In 2001, the Coushatta Tribe retained the lobbying services of Republican Party lobbyist and noted Israel supporter Jack Abramoff. Abramoff squeezed money out of the tribe for himself and the Republicans by double-crossing the Coushattas into believing they would be spared from competing with native gambling casinos nearby in Texas if they donated money to anti-gambling GOP Christian conservatives.

One of the factors, in addition to casino interests, that are behind Israel’s interest in establishing state-to-state relations with U.S. tribes may be the application of pressure on the United States dissuading Washington’s recognition of a Palestinian state. Israel may believe that if the United States moves to formally recognize Palestine as independent, it can take similar steps toward the Native Tribal Nations of the United States.

By establishing relations with state governments, Israel is also free to involve itself in state-level politics. On January 13, the publisher of the Atlanta Jewish Times, Andrew Adler, wrote a column in which he postulated that Israel’s Mossad might have to consider assassinating the President of the United States if Iran acquired a nuclear weapon and the U.S. president failed to take military action against Iran. Adler wrote that it may be necessary for Israel to “give the go-ahead for U.S.-based Mossad agents to take out a president deemed unfriendly to Israel in order for the current vice president to take his place, and forcefully dictate that the United States policy includes its helping the Jewish state obliterate its enemies.”

“Lone nut!” and “crazed lunatic!” proclaimed America’s Jewish political pressure groups about Adler’s column. However, Adler’s newspaper has close ties with Israel’s Consulate General in Atlanta and Jewish Republican Party officials in the state of Georgia. On December 30, 2011, the Atlanta Jewish Times featured a photograph of one of Adler’s chief columnists, Chuck Berk, who is also co-chair of Atlanta’s Republican Jewish Coalition, with Israeli Consul General in Atlanta Opher Aviran, Georgia Governor Nathan Deal, and a few Georgia state senators. Shortly after his meeting with Deal and the Atlanta Jewish paper’s columnist, Aviran traveled from Atlanta to Jackson, Mississippi to be one of the very few foreign officials to attend the inauguration of Mississippi’s new Republican governor, Phil Bryant.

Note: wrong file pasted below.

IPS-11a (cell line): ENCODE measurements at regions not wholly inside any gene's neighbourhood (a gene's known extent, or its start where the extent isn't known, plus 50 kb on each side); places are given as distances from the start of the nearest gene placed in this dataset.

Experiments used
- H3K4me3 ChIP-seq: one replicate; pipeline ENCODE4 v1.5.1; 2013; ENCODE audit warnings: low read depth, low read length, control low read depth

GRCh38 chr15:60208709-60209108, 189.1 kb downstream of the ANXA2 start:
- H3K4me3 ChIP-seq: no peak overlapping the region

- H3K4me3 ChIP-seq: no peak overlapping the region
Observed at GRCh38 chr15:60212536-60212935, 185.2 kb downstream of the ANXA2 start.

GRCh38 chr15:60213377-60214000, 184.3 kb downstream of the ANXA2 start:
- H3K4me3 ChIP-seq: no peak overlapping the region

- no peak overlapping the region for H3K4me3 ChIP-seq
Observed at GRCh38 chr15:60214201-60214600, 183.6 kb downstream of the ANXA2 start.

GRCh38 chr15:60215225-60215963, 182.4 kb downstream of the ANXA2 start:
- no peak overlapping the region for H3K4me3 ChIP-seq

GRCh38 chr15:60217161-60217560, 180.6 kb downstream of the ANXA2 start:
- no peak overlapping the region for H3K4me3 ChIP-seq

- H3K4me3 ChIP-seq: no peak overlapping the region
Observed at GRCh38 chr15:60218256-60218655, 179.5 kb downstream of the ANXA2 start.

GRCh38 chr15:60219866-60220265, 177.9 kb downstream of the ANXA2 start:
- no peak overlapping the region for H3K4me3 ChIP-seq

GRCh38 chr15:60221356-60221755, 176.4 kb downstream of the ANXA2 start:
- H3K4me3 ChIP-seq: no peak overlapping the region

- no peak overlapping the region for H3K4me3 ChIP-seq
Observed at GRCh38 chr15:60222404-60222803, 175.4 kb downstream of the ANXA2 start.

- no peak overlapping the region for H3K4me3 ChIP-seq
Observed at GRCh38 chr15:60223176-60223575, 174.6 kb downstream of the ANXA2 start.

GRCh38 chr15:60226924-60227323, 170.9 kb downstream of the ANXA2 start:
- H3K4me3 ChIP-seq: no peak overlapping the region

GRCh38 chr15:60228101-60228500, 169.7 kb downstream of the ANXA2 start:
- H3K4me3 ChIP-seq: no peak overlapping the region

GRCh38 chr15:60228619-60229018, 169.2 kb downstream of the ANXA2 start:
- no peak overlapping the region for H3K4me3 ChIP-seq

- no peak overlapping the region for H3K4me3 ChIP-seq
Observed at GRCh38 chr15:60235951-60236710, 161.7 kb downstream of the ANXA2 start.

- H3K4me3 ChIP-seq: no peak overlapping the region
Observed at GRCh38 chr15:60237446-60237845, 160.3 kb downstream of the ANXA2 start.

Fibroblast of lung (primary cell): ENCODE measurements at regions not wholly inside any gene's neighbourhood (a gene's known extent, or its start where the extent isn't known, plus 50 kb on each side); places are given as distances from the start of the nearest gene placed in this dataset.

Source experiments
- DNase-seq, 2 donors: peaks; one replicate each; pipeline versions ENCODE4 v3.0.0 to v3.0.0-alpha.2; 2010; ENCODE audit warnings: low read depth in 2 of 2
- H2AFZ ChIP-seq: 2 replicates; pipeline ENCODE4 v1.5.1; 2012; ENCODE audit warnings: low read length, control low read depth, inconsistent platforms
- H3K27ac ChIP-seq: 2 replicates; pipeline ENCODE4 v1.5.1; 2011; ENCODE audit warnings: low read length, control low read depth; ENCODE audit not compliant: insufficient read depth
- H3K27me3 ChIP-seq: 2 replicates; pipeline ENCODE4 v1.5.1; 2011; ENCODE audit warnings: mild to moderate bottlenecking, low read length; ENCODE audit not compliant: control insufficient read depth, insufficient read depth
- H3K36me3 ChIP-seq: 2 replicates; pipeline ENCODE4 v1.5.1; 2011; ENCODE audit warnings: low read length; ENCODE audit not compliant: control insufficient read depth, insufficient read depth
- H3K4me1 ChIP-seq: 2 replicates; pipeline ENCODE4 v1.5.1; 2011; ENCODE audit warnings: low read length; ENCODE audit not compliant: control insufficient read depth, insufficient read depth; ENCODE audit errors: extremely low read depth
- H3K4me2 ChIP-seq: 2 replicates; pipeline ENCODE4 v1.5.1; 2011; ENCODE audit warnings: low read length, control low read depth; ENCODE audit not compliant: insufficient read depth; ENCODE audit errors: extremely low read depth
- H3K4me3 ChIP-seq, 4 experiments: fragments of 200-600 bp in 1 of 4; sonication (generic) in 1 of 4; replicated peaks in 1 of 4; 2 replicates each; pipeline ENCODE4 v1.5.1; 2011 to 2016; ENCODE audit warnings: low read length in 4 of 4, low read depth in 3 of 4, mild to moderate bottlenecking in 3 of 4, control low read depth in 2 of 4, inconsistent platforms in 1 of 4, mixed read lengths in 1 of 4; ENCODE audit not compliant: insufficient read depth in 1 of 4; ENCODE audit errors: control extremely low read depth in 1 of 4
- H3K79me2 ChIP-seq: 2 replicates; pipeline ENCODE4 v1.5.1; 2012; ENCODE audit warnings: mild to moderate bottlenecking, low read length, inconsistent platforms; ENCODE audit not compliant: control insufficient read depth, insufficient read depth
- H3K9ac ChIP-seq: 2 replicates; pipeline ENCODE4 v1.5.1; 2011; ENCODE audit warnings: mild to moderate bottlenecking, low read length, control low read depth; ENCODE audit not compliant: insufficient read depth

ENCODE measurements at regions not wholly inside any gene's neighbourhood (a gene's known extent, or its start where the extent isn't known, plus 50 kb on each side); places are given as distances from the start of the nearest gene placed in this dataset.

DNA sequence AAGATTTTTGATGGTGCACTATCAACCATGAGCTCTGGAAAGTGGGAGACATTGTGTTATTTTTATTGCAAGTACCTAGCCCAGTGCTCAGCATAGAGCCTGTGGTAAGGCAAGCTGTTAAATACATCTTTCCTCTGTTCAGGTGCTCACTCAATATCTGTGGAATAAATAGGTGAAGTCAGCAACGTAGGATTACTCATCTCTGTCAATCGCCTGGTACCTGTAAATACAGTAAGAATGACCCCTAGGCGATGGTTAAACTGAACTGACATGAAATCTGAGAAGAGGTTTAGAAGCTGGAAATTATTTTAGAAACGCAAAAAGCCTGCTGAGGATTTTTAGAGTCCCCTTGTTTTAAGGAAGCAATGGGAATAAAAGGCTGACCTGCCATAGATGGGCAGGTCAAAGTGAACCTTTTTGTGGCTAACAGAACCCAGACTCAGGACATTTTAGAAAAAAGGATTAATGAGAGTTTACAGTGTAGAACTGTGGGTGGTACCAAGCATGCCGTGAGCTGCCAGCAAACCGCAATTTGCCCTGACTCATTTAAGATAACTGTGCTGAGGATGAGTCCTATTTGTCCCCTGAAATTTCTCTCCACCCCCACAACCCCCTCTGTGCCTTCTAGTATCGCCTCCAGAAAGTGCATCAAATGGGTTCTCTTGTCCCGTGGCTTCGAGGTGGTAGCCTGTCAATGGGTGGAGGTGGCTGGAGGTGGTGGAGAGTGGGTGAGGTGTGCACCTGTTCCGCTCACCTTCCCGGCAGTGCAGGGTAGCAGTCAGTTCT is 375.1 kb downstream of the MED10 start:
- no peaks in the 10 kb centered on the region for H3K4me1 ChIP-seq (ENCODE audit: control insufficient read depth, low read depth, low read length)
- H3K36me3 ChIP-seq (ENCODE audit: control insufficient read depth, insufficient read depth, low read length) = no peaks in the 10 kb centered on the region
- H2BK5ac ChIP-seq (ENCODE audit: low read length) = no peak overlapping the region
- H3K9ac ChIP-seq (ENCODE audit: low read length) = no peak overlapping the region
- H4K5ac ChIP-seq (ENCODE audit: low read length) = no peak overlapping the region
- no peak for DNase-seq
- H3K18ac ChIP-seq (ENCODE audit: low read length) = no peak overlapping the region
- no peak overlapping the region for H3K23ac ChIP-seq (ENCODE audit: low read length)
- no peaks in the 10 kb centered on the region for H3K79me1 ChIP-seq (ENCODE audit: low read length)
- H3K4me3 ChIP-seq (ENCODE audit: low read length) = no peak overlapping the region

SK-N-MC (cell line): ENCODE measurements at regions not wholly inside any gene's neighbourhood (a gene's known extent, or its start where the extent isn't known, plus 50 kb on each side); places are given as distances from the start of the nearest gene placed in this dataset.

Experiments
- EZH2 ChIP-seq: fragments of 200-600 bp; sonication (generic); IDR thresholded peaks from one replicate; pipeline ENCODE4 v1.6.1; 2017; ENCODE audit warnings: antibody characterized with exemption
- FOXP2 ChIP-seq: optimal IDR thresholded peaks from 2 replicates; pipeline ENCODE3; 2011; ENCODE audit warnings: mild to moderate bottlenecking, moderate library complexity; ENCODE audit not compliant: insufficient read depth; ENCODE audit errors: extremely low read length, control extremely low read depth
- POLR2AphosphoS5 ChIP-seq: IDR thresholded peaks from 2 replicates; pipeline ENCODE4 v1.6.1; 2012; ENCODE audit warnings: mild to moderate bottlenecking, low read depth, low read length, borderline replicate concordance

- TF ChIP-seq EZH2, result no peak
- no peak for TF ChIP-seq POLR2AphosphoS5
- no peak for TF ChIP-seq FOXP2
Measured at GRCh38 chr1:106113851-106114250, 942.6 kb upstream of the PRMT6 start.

The threat by the Atlanta Jewish publisher coincided with a decision by a Georgia state administrative court judge in Atlanta named Michael M. Malihi to dismiss a motion brought by lawyers representing Obama to toss out a complaint to keep Obama’s name off the Georgia presidential ballot on the grounds that Obama’s Hawaii birth certificate is invalid and fails to establish his natural born U.S. citizenship status. One of the plaintiff attorneys in the case is Orly Taitz, a Moldavian SSR-born Israeli-American, who has sought to disprove Obama’s eligibility to serve as president and who has supported the goals of Israel’s right-wing government. Indeed, Atlanta has become every much a nexus for threats to President Obama as Dallas and New Orleans were for the safety of President John F. Kennedy. However, in Atlanta, there is a heavy Israeli and Jewish angle to radical anti-Obama activism.

Israel’s aggressive involvement in sub-national politics is also evident in Canada, Germany, Australia, the United Kingdom, Spain, and other nations. Quebec’s long drive for separation from Canada has been plagued by Israeli and Jewish Quebecker attempts to paint the Quebec independence movement as “anti-Semitic,” with Parti Quebecois (PQ) and Bloc Quebecois parliamentarians coming under attack for supporting Palestinians and Lebanese in attacks by Israel on their homelands. In 2000, PQ politician Yves Michaud cited Israeli involvement in Quebec’s push for independence by declaring B’nai Brith Canada the “enemy of Quebec nationalists and a phalanx of the Israeli government.”

As with American states, Israel has established direct ties with such Canadian provinces as Nova Scotia, Ontario, and Alberta.

Similar interference by pro-Israeli interests is being seen in Scotland’s current attempt to break free of the United Kingdom. Israel has joint ventures with Spain’s Basque Land (Euskadi) and Catalonia, Germany’s Bavaria, and Australia’s New South Wales and Queensland. In all the aforementioned states, the number one priority has been to derail BDS movements and ensure that local political leaders toe the pro-Israel line.